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Decimal time

1000 metres in a kilometre, 1000 grams in a kilogram, and 1000 minutes in a day?

You all know that I’m a fan of the metric system (see metric martians and the metric highway). We have metric measurements for mass, length, temperature… it makes conversion and calculation so easy. Measurements go up by increments of a thousand, and they go down by increments of a thousand.

Except for time. There are 60 seconds in a minute, 60 minutes in an hour, and 24 hours in a day, and the metric system has not changed that. (Funny story, while this division of time dates back to the ancient Sumerians, the second was of no use historically and only began to be measured with the arrival of mechanical clocks in the 15th century CE.) In revolutionary France, the new authorities did in fact experiment with a new set of measurements for time: decimal time.

This is the system: 10 decimal hours in a day, each hour 144 of our minutes long. The decimal hours were divided up into 100 decimal minutes, each 86.4 of our seconds long. The decimal minutes were 100 decimal seconds long, which meant the seconds were actually shorter than ours.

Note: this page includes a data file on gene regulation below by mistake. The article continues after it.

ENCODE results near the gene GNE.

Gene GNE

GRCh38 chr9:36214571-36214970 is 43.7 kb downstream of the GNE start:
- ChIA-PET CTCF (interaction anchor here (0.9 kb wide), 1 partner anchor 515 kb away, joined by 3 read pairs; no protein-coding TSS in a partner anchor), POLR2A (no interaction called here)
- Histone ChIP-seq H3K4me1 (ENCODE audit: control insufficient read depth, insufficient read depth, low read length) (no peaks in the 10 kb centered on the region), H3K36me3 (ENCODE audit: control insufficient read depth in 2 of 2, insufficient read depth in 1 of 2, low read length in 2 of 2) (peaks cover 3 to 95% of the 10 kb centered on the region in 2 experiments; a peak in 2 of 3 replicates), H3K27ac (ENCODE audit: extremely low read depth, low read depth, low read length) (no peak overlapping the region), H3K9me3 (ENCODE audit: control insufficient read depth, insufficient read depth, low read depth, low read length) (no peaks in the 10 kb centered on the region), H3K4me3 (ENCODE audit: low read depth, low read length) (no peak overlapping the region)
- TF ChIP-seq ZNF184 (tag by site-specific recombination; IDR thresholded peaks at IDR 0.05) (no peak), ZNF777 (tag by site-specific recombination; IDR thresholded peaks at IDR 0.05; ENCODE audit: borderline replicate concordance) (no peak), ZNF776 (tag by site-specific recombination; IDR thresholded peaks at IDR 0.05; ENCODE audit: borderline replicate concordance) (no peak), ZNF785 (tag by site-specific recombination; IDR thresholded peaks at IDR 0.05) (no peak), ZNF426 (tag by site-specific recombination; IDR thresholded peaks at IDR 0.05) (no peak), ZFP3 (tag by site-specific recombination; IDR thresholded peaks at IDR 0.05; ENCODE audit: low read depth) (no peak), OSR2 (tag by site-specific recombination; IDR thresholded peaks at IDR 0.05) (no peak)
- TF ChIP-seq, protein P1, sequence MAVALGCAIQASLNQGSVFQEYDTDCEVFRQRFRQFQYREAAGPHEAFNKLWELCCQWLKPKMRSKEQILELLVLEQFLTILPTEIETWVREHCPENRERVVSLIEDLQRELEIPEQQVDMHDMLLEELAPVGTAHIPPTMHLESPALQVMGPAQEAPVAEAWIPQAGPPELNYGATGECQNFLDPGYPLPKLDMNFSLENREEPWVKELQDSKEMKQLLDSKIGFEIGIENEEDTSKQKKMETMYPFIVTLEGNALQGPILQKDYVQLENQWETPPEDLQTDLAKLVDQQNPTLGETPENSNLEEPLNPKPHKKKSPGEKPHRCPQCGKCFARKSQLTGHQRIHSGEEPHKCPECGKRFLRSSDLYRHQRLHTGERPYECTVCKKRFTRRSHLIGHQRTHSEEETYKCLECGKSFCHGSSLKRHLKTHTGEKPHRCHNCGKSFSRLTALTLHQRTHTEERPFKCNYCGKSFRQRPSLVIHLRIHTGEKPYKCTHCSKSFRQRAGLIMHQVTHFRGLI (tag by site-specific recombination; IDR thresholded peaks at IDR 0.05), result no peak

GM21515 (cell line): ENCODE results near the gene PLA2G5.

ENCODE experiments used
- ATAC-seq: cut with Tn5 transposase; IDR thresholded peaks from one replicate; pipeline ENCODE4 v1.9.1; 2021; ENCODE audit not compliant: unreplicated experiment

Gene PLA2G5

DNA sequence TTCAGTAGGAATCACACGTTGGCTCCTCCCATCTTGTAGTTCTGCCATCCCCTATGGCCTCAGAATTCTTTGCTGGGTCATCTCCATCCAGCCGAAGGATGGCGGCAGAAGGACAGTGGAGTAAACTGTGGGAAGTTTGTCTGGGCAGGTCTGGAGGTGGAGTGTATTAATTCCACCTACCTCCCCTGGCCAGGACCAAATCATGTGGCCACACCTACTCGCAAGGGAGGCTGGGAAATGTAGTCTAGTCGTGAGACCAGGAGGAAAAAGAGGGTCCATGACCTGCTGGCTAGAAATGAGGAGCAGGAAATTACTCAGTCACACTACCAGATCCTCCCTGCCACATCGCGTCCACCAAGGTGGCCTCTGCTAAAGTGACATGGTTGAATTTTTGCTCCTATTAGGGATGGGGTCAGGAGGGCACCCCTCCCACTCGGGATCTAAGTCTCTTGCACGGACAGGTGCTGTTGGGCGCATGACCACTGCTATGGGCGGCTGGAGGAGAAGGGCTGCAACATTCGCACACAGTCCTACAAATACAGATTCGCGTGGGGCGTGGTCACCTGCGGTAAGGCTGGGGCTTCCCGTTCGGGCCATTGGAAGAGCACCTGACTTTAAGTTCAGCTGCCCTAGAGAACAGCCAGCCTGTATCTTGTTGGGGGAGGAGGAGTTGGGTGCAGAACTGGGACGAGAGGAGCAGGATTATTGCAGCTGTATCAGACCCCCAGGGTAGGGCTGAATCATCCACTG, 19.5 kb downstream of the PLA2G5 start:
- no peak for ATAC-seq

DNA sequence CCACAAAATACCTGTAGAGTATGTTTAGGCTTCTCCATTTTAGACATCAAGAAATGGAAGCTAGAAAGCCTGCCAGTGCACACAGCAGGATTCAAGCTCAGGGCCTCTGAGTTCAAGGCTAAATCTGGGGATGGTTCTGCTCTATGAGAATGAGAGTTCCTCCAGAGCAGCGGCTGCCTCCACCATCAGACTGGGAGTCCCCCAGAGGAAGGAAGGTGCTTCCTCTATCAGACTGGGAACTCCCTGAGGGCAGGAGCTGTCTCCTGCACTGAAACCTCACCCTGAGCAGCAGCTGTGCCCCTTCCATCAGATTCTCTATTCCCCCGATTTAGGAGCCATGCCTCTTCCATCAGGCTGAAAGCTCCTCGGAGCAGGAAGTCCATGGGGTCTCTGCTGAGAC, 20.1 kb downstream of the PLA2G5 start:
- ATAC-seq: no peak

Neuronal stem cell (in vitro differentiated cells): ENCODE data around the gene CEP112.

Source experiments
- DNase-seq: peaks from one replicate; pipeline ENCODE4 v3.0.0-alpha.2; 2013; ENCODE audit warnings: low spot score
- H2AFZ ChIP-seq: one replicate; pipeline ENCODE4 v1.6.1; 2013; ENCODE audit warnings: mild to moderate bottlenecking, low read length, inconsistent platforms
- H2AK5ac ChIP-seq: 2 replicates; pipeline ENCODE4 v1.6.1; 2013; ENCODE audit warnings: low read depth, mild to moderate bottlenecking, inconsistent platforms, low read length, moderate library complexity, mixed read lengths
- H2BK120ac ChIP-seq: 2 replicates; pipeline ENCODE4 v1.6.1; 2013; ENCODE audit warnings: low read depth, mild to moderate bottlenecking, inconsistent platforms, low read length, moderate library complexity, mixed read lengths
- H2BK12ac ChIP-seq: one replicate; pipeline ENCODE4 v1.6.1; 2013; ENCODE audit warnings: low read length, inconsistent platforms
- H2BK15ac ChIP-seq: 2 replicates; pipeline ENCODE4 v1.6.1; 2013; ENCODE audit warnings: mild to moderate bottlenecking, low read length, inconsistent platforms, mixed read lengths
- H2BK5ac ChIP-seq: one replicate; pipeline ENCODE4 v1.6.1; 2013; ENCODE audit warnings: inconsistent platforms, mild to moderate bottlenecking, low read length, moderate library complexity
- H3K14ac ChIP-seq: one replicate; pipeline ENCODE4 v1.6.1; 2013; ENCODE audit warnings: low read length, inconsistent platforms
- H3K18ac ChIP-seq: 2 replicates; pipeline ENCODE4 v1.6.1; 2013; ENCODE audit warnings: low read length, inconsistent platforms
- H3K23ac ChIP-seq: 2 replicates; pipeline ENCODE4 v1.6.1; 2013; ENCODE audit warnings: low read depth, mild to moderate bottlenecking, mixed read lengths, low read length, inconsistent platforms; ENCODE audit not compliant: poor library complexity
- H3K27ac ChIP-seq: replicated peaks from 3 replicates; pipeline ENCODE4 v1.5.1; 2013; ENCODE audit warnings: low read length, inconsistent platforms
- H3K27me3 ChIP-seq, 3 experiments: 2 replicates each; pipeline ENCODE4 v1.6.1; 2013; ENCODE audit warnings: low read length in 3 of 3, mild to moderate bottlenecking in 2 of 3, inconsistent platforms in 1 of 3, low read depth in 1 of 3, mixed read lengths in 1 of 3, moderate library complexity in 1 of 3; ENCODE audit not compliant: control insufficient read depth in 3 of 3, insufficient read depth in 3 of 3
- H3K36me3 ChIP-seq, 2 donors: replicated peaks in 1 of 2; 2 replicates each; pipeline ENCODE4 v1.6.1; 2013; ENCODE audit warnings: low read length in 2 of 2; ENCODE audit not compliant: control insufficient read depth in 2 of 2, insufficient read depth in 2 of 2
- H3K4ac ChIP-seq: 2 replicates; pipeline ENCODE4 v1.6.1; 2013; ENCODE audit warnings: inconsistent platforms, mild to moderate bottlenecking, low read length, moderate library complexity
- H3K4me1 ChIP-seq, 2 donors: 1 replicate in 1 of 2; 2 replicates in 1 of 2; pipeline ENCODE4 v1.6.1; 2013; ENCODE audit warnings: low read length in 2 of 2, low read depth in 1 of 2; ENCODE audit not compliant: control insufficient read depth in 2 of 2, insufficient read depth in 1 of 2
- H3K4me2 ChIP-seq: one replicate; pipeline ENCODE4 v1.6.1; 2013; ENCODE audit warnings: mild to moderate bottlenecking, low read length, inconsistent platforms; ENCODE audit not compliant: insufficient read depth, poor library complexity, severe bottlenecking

This system has many advantages: you can add and subtract time given in hours, minutes, and seconds easily and quickly. This post – like all posts on this site – is published at 7am Auckland time. In decimal time, that would be 2.91.66 (the 66th second of the 91st minute of the 2nd hour of the day).

Beginning in 1792, the French gave it a good shot – decimal clocks like the one pictured above were even made – but it never caught on and was abandoned in 1795… just as the metric system itself was being born.

Categories: Early modern history History Sciences Weights & measures

The Generalist

I live in Auckland, New Zealand, and am curious about most things.

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